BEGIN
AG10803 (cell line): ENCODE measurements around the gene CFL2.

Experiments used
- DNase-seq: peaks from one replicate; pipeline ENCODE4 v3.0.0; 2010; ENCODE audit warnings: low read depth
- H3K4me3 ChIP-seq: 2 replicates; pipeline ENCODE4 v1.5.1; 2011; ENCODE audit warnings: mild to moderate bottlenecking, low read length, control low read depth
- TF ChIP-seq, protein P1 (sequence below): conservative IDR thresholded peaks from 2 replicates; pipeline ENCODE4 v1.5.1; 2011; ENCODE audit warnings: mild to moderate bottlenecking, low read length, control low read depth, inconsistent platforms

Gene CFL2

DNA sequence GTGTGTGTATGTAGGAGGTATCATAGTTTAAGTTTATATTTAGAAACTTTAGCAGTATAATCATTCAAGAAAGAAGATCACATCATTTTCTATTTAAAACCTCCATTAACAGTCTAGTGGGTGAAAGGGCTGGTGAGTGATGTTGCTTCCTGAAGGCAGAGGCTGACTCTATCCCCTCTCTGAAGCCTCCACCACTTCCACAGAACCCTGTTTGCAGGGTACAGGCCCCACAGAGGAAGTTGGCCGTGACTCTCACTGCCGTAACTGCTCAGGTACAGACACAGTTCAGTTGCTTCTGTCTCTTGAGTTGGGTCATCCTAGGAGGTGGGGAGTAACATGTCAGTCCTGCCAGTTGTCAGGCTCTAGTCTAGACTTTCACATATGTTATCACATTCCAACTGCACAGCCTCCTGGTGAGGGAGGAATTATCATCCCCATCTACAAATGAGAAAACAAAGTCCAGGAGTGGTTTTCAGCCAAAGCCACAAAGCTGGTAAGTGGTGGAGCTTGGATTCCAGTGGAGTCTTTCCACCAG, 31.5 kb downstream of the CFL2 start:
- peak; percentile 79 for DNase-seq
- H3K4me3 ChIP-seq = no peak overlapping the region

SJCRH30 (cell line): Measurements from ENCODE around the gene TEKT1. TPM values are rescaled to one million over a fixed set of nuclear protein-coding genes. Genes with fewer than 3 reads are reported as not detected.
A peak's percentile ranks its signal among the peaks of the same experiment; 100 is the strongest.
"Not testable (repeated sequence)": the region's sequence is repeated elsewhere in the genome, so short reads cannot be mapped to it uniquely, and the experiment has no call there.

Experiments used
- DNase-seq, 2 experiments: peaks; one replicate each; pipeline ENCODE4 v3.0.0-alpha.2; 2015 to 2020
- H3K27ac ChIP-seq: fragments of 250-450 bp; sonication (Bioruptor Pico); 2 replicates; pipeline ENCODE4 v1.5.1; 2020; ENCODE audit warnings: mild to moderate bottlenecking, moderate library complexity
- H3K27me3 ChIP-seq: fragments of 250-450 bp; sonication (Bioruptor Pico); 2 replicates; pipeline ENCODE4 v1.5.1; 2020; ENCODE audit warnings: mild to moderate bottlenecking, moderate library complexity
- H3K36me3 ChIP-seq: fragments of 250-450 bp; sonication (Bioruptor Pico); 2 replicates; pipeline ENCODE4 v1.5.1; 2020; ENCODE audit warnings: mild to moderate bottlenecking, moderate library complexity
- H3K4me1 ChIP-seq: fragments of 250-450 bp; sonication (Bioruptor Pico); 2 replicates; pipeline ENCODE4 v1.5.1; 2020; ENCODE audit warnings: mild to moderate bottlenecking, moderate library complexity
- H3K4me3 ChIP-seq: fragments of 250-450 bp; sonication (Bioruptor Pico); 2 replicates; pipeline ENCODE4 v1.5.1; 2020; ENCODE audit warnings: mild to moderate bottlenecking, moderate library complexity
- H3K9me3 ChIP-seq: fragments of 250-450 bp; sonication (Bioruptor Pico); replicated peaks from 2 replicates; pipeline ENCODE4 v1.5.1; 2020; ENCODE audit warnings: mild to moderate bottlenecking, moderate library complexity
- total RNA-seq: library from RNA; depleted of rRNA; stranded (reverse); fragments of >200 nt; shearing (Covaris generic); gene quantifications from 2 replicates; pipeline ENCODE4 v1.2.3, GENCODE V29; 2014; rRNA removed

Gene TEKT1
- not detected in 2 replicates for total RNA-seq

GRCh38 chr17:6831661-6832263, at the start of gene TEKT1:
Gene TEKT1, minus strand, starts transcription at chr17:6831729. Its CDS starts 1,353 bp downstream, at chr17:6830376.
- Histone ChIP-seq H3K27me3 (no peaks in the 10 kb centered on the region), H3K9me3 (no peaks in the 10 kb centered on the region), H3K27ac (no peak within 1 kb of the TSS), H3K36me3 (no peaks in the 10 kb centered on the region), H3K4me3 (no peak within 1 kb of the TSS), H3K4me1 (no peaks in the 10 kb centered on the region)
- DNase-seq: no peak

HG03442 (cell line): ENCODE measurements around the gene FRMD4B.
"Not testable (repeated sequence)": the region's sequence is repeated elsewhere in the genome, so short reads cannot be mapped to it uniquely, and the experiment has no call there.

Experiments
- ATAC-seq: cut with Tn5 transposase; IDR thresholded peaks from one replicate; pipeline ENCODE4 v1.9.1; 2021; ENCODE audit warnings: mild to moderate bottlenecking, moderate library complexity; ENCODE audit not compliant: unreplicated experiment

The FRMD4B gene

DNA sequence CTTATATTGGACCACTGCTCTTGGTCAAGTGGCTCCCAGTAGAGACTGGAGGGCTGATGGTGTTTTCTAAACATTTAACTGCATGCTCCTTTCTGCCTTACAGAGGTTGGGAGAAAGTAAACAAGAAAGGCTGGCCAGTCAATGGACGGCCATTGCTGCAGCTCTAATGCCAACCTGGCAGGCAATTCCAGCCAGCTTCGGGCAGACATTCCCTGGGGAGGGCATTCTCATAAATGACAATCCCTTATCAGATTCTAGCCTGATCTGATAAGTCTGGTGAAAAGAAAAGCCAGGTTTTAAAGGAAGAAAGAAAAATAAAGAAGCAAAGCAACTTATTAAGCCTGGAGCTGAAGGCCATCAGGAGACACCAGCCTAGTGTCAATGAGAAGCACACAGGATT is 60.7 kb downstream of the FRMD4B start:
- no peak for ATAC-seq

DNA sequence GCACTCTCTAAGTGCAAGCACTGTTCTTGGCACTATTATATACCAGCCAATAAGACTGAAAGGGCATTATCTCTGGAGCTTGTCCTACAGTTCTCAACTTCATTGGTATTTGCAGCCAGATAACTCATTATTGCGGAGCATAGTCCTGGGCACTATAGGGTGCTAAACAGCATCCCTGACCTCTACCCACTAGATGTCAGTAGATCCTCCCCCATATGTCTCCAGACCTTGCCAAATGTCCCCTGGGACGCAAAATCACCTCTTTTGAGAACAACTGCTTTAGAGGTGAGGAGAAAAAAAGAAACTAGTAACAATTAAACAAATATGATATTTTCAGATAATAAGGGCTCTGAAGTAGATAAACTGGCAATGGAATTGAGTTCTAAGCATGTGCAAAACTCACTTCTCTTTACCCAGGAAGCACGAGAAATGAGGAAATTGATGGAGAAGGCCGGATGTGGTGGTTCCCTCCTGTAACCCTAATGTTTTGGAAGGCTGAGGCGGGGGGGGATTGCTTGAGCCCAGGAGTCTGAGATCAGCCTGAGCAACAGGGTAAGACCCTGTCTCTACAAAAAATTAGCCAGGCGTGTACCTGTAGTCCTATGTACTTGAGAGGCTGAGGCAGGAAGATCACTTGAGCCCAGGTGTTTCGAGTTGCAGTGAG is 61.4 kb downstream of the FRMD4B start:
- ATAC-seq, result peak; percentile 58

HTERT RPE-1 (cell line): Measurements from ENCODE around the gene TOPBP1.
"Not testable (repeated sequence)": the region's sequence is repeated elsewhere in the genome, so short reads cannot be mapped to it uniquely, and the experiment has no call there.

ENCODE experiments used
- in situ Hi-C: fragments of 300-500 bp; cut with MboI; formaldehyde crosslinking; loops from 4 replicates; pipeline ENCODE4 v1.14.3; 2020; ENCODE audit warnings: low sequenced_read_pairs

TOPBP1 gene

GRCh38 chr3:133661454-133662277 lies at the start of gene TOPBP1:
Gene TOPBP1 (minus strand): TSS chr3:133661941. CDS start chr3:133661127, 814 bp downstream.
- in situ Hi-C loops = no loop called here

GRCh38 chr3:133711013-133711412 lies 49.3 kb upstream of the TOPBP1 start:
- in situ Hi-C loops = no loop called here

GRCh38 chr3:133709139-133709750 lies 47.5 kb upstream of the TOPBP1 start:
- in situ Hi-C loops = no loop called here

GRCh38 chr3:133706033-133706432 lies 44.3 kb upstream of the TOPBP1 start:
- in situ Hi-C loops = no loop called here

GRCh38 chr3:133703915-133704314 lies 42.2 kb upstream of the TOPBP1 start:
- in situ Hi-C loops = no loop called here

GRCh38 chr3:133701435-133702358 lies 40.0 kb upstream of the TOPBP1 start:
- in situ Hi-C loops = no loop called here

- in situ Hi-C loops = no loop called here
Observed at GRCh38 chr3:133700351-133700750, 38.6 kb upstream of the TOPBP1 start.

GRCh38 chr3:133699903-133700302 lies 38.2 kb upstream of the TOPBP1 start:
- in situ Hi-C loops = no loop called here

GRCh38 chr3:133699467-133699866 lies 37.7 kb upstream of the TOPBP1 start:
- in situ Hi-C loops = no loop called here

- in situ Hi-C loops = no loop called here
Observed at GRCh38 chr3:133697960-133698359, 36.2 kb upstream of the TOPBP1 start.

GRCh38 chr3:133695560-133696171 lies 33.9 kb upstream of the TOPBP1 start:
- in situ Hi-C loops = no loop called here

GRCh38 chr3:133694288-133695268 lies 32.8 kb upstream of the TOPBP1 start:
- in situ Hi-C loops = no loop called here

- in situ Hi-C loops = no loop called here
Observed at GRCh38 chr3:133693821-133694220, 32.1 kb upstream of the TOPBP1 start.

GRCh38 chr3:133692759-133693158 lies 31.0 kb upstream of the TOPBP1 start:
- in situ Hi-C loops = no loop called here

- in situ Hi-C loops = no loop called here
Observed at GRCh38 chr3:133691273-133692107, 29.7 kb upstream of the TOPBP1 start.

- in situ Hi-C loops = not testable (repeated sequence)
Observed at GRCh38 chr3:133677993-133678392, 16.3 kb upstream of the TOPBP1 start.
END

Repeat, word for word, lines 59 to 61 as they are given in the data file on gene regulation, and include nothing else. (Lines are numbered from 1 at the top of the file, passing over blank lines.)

GRCh38 chr3:133699467-133699866 lies 37.7 kb upstream of the TOPBP1 start:
- in situ Hi-C loops = no loop called here

- in situ Hi-C loops = no loop called here